Indonesian lawmakers have dropped a controversial bill related to family matters proposed by an Islamic party. (Photo: Dpr.go.id)
Indonesia’s parliament has voted to reject a controversial bill that critics say would have imposed conservative Islamic values on family life.
Proposed by an Islamic party, the so-called “family resilience bill” would have forced women to stay at home and look after their husbands, made it mandatory for gay people to seek “treatment” and for people to report homosexuality or other “deviant” sexual behavior practiced by family members.
Article 86 states: "Families experiencing a family crisis due to sexual deviations are obliged to report their family members to the body that handles family resilience or to a rehabilitation institution appointed by the government for treatment.”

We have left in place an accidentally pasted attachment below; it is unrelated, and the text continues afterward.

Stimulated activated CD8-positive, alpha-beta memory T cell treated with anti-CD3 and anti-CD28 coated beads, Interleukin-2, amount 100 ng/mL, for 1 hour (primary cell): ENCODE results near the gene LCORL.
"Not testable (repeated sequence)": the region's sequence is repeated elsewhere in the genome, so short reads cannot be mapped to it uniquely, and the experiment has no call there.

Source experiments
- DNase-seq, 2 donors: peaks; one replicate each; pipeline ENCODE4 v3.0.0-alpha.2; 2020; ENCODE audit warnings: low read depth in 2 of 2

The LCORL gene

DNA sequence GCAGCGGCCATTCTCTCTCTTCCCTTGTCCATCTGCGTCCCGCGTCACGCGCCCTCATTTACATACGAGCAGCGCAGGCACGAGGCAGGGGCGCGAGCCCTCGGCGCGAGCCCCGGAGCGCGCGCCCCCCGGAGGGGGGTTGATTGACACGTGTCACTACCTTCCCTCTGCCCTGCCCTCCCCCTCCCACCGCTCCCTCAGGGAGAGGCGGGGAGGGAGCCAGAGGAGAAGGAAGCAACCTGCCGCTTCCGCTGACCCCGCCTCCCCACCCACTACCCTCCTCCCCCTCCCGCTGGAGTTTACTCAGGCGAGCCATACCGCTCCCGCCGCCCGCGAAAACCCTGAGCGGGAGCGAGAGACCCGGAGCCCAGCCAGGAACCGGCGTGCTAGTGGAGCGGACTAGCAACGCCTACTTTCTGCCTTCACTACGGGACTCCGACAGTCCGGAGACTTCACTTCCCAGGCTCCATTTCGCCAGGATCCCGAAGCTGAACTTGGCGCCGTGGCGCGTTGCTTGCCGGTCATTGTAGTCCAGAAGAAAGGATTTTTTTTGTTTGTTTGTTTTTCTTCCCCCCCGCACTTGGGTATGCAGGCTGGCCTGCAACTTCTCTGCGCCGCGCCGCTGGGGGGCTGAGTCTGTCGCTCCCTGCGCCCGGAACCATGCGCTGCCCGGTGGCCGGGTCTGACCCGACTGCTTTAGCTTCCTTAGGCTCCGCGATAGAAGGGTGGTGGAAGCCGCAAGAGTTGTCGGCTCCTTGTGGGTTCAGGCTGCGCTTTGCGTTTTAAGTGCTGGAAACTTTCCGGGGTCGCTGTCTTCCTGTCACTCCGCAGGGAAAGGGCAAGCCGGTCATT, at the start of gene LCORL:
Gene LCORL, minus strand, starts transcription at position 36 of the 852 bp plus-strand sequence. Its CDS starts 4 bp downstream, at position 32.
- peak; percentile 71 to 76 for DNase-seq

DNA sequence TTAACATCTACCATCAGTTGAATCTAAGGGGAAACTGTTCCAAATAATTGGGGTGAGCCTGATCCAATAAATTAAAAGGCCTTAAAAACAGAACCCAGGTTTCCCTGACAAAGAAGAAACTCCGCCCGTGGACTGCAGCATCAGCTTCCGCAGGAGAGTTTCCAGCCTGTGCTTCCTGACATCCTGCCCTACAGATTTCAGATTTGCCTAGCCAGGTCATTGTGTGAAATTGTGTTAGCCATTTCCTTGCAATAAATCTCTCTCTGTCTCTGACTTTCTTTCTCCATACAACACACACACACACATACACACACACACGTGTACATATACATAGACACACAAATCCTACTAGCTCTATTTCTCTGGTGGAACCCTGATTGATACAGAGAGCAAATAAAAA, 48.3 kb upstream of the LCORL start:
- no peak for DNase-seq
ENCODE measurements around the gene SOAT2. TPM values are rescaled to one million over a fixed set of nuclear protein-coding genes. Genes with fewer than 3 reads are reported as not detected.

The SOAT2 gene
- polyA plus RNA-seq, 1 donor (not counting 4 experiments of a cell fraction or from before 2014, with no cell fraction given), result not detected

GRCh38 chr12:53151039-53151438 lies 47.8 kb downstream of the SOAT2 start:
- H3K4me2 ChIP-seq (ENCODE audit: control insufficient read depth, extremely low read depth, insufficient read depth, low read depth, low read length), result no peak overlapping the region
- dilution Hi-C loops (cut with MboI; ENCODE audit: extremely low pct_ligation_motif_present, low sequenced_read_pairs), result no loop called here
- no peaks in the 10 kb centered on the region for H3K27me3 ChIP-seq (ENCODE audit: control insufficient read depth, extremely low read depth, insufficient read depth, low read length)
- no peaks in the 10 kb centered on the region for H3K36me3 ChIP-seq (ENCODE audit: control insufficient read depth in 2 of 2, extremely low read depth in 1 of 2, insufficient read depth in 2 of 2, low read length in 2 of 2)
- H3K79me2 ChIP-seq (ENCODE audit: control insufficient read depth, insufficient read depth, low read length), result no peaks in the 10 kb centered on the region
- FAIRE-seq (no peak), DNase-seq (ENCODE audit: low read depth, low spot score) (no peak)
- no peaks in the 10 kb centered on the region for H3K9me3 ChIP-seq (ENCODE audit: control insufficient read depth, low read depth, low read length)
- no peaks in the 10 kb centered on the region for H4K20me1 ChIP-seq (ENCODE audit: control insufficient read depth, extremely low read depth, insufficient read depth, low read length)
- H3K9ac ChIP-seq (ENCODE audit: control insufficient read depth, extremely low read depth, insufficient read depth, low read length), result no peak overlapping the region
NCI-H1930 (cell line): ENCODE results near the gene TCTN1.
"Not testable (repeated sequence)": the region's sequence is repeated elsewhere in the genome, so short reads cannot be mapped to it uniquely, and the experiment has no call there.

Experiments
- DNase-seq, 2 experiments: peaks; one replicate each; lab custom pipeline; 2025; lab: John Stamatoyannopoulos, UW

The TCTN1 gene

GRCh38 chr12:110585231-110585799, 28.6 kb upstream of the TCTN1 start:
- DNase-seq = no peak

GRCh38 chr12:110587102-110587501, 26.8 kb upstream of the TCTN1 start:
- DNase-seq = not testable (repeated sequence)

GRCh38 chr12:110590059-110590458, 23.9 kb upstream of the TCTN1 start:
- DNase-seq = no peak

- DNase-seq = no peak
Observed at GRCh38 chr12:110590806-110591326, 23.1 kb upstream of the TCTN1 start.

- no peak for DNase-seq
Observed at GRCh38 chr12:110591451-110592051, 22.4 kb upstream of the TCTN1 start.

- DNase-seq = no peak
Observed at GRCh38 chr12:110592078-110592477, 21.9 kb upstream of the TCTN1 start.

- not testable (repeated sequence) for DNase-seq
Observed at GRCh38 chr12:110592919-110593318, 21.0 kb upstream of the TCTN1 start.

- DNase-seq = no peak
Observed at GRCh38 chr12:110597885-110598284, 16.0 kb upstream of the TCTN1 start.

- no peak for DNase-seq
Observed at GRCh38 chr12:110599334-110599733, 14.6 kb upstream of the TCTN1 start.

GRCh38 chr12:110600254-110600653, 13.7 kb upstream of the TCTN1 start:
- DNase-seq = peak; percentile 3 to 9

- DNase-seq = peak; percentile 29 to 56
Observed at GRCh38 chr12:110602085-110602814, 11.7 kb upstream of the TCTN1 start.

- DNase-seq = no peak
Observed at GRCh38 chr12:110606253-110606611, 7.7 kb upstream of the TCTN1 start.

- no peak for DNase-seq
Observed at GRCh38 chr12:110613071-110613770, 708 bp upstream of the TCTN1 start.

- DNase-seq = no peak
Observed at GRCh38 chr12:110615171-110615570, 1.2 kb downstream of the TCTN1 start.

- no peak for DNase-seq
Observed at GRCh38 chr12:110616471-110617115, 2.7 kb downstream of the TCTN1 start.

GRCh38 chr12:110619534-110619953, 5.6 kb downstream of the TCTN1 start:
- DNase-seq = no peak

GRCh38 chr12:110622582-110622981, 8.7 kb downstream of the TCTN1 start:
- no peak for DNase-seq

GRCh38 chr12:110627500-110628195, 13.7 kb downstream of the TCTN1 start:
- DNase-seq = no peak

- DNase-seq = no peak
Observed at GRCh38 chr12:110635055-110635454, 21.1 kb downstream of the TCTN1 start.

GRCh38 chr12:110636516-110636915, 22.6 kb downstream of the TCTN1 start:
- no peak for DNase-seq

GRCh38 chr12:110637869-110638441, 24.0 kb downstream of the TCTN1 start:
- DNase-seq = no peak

The bill defines a family crisis as homosexual, incest and sadomasochistic acts.
It also seeks to regulate the role of husband and wife in the household.
In terms of the role of wives, Article 25 states they should "manage household affairs as well as possible, maintain the integrity of the family and treat their husband and children well.
MPs from at least five parties struck the bill down in Indonesia’s People's Consultative Assembly on Nov. 24 following a public outcry over the proposed legislation.
"The Legislation Body cannot continue the discussion of this bill because five factions reject it,” said Supratman Andi Agtas, chairman of the legislative body.
The bill was first proposed by the Prosperous Justice Party (PKS), a conservative Islamic party, in 2015.
Lucius Karus from the lobby group Parliament Watch welcomed the bill’s rejection.
Retno Listyarti from the Indonesian Child Protection Commission said the bill could have damaged families, not protected them.
"This bill would make it the duty of the mother to look after the family, including to educate the children. This is the duty of both parents. This actually weakens the family” she said.
”It also reinforces the domestication of women and the stereotypes surrounding the roles of wives and husbands."